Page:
The 2013 rape law amendments included, for the first time, clauses to acknowledge sexual violence during sectarian riots. The cases of these seven women are a precedent in India’s history under this clause. But these women, the living epitome of resilience, could not generate enough support and attention of the mainstream media because of their class and caste background. They are not articulate, they cannot speak in English, the crimes against them are communal and political in nature and that is why an editor told me “they do not make for good TV”.
The invisibility trick
A 2013 report by The Hoot suggests there are only 21 identified, registered Dalit journalists in mainstream Indian media. Similarly, tribal journalists often end up working as unidentified stringers, aiding national and international journalists as ‘fixers’ for local stories. There is no cohesive study that looks at the magnitude of the social exclusion that exists within Indian media. Most women journalists are also stuck in the middle and lower rungs of the media hierarchy. Not surprisingly, while on one hand the corporate marketing structure keeps them away from covering grassroots issues, the lack of representation from different sections of society in decision-making positions further desensitises mainstream media to the stories that affect people from the margins.
In August 2016, the Una rally, where close to 5000 people came together in Gujarat to protest atrocities against Dalits, hardly received any mainstream media coverage – this happened even though Dalits constitute approximately 25 percent of India’s population, according to the 2011 census. Similarly, on 2 September 2016, a daylong all-India strike by 150 million workers that statistically equates to almost half the US population, hardly received any coverage by major news outlets. The maximum number of articles that mentioned the strike mostly went on about how to avoid the ‘discomfort’ caused by the strike. The content was clearly catering to the urban upper and middle-class audience who had the potential to be ‘consumers’ targeted by the advertising and marketing industry.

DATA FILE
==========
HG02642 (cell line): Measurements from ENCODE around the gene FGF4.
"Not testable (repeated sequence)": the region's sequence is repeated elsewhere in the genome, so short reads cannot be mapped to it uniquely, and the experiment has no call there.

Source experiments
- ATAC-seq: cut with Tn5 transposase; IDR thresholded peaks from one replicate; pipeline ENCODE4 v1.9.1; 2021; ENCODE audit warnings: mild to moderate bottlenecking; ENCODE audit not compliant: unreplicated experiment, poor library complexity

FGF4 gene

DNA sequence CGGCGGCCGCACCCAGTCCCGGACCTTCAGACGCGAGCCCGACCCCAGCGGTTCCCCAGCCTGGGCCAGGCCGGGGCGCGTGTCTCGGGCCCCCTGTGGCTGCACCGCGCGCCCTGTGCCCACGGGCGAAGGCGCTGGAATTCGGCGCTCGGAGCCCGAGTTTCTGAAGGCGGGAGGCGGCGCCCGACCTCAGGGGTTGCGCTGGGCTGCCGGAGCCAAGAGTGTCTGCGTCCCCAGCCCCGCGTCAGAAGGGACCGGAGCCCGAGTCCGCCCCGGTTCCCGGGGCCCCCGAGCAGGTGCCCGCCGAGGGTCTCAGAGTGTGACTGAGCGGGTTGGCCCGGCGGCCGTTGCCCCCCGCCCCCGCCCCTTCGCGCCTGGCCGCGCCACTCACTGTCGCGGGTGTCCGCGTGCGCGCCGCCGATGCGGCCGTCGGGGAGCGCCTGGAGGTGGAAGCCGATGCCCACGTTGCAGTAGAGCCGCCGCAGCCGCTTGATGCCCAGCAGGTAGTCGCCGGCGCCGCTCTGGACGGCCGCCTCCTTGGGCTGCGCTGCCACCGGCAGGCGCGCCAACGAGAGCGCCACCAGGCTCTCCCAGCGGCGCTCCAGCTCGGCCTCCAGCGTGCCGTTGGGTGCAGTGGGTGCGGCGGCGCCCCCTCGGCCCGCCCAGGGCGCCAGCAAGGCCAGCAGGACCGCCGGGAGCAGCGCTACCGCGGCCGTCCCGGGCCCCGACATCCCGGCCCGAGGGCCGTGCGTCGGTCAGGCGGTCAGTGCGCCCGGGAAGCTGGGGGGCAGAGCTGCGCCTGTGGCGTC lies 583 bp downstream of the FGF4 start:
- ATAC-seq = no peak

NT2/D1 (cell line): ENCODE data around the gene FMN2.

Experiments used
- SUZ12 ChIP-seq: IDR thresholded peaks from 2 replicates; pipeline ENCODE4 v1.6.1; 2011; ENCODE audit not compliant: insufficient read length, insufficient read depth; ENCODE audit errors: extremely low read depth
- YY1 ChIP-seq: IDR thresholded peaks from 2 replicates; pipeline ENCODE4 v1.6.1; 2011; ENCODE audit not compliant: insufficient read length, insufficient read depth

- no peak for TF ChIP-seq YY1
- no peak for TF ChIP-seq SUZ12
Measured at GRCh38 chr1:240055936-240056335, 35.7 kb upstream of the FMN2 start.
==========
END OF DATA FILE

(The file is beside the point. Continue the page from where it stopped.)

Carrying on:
In 2012, I requested my editor to allow me to cover the anniversary celebration of People’s Liberation Guerilla Army, a Maoist group, where thousands of cadres, including tribal women, were going to be in attendance. My editor, almost as a reflex, replied, “We must inform the security agencies that several thousand anti-nationals are coming together at one place.” I quietly withdrew my proposal to cover the event. When editors behave like cheerleaders driven by fundamentalist nationalism and simplify multi-layered mass movements into simplistic binaries, often playing judge and jury, they leave no space to question their own prejudices of class, caste, and gender.
If there is such little intent to debate, dissent and understand the struggles of the marginalised, whose freedom of expression is the media upholding anyway?
~ Neha Dixit is an independent journalist based in New Delhi, India. She covers politics, gender and social justice in Southasia.